Walton County Habitat for Humanity dedicates 25th home to one of its own

Jennie McKeon

Single mother Teresa Schultz said she never believed she would one day own a home.

Her previous address was a two-bedroom single wide trailer built in the 1970s. The quarters were cramped between Schultz, her 21-month old and her 13-year-old son who stays with her during the weekends.

Schultz was always aware of the Habitat for Humanity program, but never thought she would qualify. In fact, she dedicated 64 hours, from December 2011 to June 2012, to help build a friend's home through the program. It was during that time period, a fellow volunteer told her to apply.

Now, she's the proud owner of a brand new, three-bedroom, two-bathroom house and unlike some other homeowners, Schultz has the unique pleasure in knowing that she helped build her house with her own two hands.

"It's something to be proud of," she said. "It makes you want to take better care of the house."

The Walton County Habitat for Humanity was founded in 1996. It is a chapter of Habitat for Humanity International (HFHI), a nonprofit, ecumenical Christian housing ministry. The local chapter covers the entire county including DeFuniak Springs, Freeport, Paxton, Santa Rosa Beach and Point Washington. Habitat has built about 200,000 houses around the world, providing almost 1 million people in more than 3,000 communities with safe, decent, affordable shelter. Including Schultz's new home, the local Habitat has dedicated 25 houses in the area.

Between building her friend's home, and most recently her own, Schultz has learned firsthand the hard work that goes into building a house from the ground up.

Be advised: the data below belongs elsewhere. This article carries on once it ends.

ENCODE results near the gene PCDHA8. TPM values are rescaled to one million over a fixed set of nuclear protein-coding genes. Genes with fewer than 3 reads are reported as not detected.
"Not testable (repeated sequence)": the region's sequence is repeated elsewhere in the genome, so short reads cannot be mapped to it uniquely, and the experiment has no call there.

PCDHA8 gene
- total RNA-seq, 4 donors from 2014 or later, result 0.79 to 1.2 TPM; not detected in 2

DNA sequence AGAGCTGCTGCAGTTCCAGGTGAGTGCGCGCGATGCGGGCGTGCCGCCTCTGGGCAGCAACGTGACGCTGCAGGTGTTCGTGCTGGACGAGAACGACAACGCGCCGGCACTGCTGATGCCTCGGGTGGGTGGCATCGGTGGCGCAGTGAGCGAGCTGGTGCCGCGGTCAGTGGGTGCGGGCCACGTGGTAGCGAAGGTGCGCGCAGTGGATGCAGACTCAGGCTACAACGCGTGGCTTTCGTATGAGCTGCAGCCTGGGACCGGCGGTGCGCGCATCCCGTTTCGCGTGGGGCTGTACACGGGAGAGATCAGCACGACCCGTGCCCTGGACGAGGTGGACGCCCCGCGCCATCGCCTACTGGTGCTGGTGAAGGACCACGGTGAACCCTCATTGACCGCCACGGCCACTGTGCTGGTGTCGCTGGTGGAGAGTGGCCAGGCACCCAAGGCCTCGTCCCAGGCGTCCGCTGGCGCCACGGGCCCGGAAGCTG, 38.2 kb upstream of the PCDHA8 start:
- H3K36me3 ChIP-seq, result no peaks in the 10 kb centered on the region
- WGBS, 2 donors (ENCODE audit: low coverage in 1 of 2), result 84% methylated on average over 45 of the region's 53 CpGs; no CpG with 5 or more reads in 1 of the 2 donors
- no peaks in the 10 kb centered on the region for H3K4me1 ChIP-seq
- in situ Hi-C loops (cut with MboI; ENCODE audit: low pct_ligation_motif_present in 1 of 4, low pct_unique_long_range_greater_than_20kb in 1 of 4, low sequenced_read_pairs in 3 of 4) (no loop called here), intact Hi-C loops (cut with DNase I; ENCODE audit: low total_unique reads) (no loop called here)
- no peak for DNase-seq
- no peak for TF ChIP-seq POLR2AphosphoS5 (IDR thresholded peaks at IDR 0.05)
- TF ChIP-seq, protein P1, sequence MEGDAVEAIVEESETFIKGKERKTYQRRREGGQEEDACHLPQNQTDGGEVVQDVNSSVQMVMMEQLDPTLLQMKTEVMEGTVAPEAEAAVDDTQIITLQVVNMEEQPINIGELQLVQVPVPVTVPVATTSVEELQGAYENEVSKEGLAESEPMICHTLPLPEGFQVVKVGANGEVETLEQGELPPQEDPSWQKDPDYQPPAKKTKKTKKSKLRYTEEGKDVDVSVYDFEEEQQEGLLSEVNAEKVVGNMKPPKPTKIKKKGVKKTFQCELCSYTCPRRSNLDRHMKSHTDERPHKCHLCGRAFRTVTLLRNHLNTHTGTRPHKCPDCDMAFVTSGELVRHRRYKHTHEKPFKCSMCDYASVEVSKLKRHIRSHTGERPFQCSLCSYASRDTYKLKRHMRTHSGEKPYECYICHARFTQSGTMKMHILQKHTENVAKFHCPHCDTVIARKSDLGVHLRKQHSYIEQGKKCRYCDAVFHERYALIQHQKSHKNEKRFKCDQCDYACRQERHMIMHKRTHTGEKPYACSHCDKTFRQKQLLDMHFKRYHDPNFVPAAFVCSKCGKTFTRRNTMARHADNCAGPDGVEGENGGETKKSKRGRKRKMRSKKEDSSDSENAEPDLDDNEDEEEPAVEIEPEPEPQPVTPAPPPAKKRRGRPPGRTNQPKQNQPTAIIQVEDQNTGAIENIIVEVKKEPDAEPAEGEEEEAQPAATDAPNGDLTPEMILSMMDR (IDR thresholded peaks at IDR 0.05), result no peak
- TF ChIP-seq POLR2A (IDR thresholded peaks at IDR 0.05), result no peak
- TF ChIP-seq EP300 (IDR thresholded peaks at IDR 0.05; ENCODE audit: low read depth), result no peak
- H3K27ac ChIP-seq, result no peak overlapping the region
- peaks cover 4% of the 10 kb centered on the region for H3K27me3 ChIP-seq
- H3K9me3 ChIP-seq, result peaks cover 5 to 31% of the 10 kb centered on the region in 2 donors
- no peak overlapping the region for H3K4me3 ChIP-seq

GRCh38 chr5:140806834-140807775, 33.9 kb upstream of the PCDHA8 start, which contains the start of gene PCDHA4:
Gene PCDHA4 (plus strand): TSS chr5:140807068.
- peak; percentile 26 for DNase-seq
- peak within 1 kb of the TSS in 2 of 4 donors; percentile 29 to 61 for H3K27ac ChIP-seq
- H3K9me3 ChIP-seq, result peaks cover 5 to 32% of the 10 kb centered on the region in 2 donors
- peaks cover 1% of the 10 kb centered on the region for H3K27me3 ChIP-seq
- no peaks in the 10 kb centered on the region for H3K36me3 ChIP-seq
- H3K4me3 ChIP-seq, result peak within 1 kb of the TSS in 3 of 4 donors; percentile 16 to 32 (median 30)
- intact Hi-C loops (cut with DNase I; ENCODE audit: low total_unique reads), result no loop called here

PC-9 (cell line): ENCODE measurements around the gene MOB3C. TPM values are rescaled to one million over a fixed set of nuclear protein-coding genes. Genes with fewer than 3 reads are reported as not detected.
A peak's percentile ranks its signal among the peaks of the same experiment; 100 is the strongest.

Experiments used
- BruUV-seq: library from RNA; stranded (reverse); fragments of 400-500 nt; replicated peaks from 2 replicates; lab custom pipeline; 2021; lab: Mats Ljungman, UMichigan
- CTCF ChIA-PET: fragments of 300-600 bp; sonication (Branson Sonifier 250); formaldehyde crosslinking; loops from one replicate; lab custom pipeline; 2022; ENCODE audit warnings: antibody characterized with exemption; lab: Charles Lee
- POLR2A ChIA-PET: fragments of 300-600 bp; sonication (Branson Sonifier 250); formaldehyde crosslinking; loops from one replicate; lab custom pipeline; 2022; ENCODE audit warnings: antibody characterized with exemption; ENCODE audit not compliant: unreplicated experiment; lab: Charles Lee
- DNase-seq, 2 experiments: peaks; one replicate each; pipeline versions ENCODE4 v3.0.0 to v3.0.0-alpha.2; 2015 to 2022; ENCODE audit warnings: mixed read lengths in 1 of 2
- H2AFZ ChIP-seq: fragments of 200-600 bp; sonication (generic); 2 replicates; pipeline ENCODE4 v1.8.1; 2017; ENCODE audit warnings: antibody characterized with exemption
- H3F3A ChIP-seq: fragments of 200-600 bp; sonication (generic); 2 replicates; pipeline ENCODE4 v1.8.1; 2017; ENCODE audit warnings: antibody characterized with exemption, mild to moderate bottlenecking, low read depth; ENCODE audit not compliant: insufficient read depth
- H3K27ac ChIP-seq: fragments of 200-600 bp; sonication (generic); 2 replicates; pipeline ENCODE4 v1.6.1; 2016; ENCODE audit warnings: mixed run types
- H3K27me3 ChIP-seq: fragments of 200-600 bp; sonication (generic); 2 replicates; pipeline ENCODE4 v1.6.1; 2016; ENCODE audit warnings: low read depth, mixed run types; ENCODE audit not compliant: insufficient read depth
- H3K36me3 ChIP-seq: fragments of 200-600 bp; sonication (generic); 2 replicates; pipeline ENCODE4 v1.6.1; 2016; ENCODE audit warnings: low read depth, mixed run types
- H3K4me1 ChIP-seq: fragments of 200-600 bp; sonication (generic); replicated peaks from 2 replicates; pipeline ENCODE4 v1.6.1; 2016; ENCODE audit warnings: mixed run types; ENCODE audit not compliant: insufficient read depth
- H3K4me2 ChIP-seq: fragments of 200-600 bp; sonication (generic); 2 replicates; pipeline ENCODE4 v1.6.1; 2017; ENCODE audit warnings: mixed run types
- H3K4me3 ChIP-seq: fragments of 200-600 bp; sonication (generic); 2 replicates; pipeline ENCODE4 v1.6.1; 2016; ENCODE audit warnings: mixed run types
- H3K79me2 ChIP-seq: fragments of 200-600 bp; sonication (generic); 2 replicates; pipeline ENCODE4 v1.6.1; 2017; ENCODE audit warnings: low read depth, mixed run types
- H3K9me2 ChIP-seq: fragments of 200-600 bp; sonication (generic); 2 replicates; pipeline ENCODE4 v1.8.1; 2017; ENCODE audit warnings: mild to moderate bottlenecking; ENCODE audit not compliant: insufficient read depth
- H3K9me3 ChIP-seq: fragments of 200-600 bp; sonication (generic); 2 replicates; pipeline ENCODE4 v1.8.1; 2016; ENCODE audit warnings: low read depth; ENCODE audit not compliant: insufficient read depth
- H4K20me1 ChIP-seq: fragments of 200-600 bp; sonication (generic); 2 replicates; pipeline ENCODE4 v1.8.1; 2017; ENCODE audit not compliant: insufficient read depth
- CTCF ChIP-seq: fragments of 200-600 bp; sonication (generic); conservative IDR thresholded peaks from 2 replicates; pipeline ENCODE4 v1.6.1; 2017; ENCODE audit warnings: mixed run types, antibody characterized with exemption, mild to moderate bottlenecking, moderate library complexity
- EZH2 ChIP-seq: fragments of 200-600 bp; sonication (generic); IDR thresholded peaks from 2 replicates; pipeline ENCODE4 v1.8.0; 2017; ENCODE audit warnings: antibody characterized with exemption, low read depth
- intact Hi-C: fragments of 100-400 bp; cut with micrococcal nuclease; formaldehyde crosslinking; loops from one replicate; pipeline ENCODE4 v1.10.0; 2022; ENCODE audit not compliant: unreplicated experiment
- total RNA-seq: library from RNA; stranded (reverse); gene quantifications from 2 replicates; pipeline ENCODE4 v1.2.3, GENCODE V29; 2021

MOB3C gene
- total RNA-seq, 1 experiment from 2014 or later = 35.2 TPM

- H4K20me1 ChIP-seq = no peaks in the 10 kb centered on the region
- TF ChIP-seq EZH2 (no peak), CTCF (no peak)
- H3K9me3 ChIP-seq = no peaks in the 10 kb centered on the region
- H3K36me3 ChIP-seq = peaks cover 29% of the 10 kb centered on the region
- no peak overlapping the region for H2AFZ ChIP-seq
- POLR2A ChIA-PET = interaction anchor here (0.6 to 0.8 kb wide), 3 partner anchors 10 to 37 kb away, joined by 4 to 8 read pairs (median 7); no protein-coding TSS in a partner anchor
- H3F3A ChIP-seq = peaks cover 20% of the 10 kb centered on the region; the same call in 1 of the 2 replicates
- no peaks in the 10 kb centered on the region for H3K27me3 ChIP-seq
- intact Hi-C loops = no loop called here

"Some days I was cutting wood, some days I was hammering nails, some days I was clearing the brush," she said.

In the beginning, it was hard for Schultz to visualize her home. With each day, she said she saw her dreams coming to life.

Her children were a part of the effort as well. Her son helped over the course of a few weekends, and her young daughter was at volunteers' side throughout the whole process.

"She was our little mascot," Schultz said.

Schultz said she wants her children to learn from being a part of this life changing process.

"I want them to understand the value of helping other people," she said. "I want them to give back to the community in a meaningful way."

While the labor was free, Habitat for Humanity still needs funds for building materials. Generous individuals and organizations in the community play an integral part in helping people like Schultz realize their home-owning dreams. Destin Charity Wine Auction Foundation donated $63,000 to the Walton County Habitat for Humanity to build Schultz's home. To have the community step up with time and money was amazing, Schultz said.

"There's just no other way to put it," she said. "I've been involved with charity work to support local baseball or cheerleader teams, but nothing of this magnitude."

Inspired by volunteers at Habitat, Schultz is paying it forward and is already planning on working on another home. She'd also like to help future Habitat homeowners by being a point of contact for any questions they may have about the process. Supporting the organization is definitely worthwhile, Schultz said.

The proud homeowner said she has all sorts of future plans for her house. When she's not volunteering for Habitat, you might find her landscaping her yard or working on a backyard porch.  No matter how the house may change over the years, she'll never forget its humble beginnings.

"It opens your eyes," Schultz said, "It really does take a village. The staff and volunteers have become an extension of my family. Without Habitat this dream would've never come to fruition."